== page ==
And there she was, raven hair flowing about her shoulders. As if she knew he was watching, she stopped halfway to the house, took out a scrunchy and wound her hair into a bun, exposing the skin of her smooth neck. My feet began to move of their own accord, as if she’d cast a summoning spell.
“Wait!” Aiden said, after I started to run. “Fucking stop! Gods damn it, Liam. It’s a trap!”
I stopped. He was right. As narcissistic as it sounded, why else would she be here in Tallahassee at all if not to get to me? Of all Artemis’s nymphs, what job did they have that could only be done by her? More importantly, did any of this matter?
It was Victoria, the love of my life, alive and well and right here. How could I resist?
Pain stung my cheek. The shock of it made me reel. I turned back to see Aiden’s angry face glaring at me.
“Ow! You fucking asshole. Why—”
“Use that big beautiful brain of yours. For all you know, it’s a glamor. It could be Abigail baiting you, or any number of other people. Sit back down, and let’s make a plan. Mmk?”
I unclenched my fist. Aiden will never know how close he was to getting his nose flattened. “It was her. Not even Abigail is good enough to hide a glamor from ether-sight, which I had going until you hit me.”
“She could have used wyther. You would never know.”
Shit. He was right. I wasn’t thinking straight. Come on, Liamorandus, get it together. Rather than admit it, I sat back down and glowered. For once, Aiden did not gloat. He eased back onto the edge of his chair, with what looked like genuine concern in his eyes.
“Clearly,” he said after a few minutes, “Abigail is a few steps ahead of us. She knows we are coming. How?”
“She must have left a trace spell on that flier. Also, what email did you use to sign up on the site?”
“An alias I made a few months ago. She wouldn’t know it. Trace spell is more likely. But that would only tell her which flier was activated. And then she could have scried us.”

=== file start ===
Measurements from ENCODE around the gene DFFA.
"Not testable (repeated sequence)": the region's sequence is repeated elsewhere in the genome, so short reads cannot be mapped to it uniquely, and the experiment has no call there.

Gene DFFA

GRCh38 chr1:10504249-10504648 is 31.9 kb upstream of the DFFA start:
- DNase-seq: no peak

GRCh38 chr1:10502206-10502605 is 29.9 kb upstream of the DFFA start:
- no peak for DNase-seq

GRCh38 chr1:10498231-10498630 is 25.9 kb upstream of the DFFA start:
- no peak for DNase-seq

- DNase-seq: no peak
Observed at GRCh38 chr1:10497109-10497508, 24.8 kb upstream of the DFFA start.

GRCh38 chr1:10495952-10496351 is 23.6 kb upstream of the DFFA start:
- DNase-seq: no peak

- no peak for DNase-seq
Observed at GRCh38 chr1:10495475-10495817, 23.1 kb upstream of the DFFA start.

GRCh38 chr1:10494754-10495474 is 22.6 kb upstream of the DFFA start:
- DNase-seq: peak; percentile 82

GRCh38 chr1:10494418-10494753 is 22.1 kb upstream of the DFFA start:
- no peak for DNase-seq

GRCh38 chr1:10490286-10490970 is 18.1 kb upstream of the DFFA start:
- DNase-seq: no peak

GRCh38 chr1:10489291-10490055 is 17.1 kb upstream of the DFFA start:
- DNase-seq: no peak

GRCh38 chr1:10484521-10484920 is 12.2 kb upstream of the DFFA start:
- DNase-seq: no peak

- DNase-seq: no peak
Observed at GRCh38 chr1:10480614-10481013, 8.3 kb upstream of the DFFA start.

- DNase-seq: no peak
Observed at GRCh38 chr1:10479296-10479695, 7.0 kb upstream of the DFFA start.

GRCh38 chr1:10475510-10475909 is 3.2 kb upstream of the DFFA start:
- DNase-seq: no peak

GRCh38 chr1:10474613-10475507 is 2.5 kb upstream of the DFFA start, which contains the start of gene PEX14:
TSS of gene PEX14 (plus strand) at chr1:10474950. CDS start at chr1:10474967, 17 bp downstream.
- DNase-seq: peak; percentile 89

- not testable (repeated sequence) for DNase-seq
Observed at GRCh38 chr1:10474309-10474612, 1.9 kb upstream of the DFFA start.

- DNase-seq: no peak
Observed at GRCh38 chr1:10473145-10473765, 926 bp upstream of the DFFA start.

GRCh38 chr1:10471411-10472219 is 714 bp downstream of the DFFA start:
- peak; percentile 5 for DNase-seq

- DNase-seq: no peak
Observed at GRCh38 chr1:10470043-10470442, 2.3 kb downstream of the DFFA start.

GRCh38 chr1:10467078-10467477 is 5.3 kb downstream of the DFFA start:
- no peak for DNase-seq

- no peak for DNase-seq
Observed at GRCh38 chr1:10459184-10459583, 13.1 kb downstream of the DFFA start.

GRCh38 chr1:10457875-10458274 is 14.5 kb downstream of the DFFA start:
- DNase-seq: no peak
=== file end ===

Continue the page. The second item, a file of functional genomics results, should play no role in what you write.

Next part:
“Agreed. That’s the how. But why?”
“That’s even easier,” Aiden said. “She’s up to something big and wants us out of the way. We know her better than anyone. If she can bag us, she is more likely to win against whoever the Collective sent to replace us.”
“That’s a bit cocky.”
“What’s her bigger plan then? If she wants the Bermuda nexus, why is she here?”
“That, my friend, is the million Euro question.”
We both grew contemplative. In the lull, I itched to storm into the house and confront Victoria or whoever was posing as her. It took all my willpower to remain in my seat. But I did, draining my coffee and wishing I had not advocated so strongly against drinking. I drained my drink and went back in for more, grabbing Aiden another white-chocolate latte with extra whip cream.
“Here’s your pansy drink.”
“Pfft,” he said, then took a large gulp.
We spent the next half hour making conjecture about what the hell was going on. Nothing came better than our first theory. We did spend several minutes discussing our plan. By the time we agreed on an approach, it was fully dark. Cars came and went, dropping off party-goers in droves. Some of the other frat houses along this street began to fill as well.
Aiden stood. “You ready?”
“Yes.” A trill of excitement surged through me at the prospect of speaking to Victoria. At the same time, I felt unfathomable pain and hurt. The emotion that took root though was anger. As I took a step, Aiden stopped me.
“Remember,” Aiden said, “this is just a scouting mission. We want to see what they are up to. Only confront the nymph if we can get her alone.”
I nodded. “Let’s get this over with.”
“No, no, no, no. That’s the wrong attitude. We need to blend in, remember? Get your party face on.”
“Fine, but remember. No. Booze.”
Aiden pulled a hat out of his cloak and placed it on his head. The arrium activated, changing his face to become more symmetric, almost beautiful. His eyes turned from green to bright blue. His cloak became a thin bedsheet and his clothes transformed into a greek-style white toga.
“What is that?” I asked.
“I won’t be the only one. Besides, I’m the magnet, right? This will work. Trust me.”
It was still closer to summer than fall, meaning most everyone wore little to nothing. No one else, I noticed, was sporting a toga. Shaking my head, I activated my own glamor, making my shirt look like a tank top with Go Noles! across the front. My trousers became gym shorts, similar to most of the other boys I could see. My boots looked like flip-flops. Nothing actually changed, but so long as the clothes were on me and the glamor intact, all normal senses would see what I wanted them to.
On the porch, dozens of people were throwing pong balls into cups and drinking with wanton abandon. When we stepped up the steps, I saw a girl sitting on a pedestal next to the entrance. She wore a mermaid outfit, restricting her movement capability. I could only guess as to how the shells stayed up. She greeted us by offering us cheap beer in plastic cups.
Aiden raised his hands as if he was coming home to the cheers of his closest friends and family. He gave the mermaid a huge smile and raised his voice. “Who’s ready to party?’
As all those on the porch cheered, I suppressed a sigh and took the proffered cup. This was going to be a long night.
All I could think to myself was … Tallahassee, 2019.